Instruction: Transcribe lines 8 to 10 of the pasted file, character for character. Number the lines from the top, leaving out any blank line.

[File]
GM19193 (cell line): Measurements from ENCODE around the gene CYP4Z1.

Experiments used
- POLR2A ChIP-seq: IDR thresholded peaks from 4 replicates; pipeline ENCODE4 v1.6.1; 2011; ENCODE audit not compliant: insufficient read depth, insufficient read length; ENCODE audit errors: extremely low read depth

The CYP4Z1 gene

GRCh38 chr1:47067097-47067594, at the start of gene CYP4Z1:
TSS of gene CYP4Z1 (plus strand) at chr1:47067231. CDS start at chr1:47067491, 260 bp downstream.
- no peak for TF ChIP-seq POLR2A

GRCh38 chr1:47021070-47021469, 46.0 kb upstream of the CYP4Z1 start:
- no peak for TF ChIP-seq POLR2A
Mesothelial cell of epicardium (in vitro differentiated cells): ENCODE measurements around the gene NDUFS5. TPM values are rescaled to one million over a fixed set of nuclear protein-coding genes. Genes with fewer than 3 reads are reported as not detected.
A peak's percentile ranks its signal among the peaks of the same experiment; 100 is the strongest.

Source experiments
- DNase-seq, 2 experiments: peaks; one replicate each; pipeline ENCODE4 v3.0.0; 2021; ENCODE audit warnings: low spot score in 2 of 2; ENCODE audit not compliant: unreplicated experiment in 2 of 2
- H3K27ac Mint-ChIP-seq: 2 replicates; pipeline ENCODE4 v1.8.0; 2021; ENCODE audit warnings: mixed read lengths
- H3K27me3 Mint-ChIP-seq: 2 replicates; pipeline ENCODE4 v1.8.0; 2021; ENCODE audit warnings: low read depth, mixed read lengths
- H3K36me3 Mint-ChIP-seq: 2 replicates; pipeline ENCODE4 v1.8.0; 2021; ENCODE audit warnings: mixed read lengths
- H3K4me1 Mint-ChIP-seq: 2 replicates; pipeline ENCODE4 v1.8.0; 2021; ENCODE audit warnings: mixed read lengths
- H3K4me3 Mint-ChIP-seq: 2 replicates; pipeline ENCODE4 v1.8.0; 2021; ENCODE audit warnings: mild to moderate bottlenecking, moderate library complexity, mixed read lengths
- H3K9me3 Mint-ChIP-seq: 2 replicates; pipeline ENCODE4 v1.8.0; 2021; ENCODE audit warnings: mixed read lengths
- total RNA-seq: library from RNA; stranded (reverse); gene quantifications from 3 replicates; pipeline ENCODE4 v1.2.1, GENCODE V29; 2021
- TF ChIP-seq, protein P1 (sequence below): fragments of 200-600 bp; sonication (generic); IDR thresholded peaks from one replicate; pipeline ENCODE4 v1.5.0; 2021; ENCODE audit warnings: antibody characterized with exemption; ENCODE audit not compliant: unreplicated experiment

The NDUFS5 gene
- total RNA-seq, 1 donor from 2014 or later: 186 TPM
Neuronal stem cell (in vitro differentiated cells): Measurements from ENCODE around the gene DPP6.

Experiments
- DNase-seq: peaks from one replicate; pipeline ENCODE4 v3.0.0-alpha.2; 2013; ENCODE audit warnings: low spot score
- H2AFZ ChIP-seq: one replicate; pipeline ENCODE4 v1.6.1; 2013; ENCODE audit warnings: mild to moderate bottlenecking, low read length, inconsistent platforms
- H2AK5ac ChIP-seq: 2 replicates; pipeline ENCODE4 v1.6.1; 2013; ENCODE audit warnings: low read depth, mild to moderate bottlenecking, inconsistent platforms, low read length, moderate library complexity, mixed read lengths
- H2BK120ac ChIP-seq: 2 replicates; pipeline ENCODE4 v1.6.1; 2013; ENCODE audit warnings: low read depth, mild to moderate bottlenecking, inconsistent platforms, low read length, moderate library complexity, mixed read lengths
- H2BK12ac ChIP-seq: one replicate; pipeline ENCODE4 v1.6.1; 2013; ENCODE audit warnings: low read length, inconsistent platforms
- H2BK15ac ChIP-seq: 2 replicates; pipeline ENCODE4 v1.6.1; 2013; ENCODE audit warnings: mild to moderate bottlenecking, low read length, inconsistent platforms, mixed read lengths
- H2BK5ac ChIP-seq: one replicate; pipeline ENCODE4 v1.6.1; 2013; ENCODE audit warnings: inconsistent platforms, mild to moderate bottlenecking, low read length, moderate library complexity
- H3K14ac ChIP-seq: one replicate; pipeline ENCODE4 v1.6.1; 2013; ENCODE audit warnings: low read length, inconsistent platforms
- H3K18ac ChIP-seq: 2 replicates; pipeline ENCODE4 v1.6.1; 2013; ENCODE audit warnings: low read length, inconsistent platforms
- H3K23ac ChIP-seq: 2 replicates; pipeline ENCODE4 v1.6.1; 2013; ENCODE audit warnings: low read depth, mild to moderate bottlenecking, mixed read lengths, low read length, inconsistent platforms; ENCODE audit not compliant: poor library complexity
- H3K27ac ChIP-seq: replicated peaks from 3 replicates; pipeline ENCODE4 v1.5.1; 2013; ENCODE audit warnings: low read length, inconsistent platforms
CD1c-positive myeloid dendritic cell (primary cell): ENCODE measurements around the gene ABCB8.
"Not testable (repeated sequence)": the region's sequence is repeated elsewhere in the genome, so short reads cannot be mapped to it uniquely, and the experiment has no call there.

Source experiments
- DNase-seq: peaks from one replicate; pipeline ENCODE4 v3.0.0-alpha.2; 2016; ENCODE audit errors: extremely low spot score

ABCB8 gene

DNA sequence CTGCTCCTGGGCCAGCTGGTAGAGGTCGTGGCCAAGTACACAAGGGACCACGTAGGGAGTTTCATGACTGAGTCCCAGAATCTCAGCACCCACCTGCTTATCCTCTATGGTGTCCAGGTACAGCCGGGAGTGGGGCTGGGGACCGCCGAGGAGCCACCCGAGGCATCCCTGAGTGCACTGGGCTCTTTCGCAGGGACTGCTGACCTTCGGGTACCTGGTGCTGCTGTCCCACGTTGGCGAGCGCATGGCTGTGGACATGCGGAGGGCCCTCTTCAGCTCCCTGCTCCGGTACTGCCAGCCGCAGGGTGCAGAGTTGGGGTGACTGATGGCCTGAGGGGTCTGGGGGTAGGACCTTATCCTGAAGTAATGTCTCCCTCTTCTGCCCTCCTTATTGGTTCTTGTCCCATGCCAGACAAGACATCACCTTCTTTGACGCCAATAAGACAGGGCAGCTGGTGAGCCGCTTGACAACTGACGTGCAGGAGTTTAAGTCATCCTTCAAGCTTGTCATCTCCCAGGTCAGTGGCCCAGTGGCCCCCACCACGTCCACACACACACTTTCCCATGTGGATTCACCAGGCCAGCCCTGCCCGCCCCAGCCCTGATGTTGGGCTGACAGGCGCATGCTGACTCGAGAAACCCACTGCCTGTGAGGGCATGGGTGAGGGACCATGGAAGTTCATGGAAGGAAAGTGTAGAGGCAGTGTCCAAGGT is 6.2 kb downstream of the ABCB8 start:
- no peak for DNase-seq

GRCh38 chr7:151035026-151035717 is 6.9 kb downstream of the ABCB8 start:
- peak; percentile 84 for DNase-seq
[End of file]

GRCh38 chr1:47021070-47021469, 46.0 kb upstream of the CYP4Z1 start:
- no peak for TF ChIP-seq POLR2A
Mesothelial cell of epicardium (in vitro differentiated cells): ENCODE measurements around the gene NDUFS5. TPM values are rescaled to one million over a fixed set of nuclear protein-coding genes. Genes with fewer than 3 reads are reported as not detected.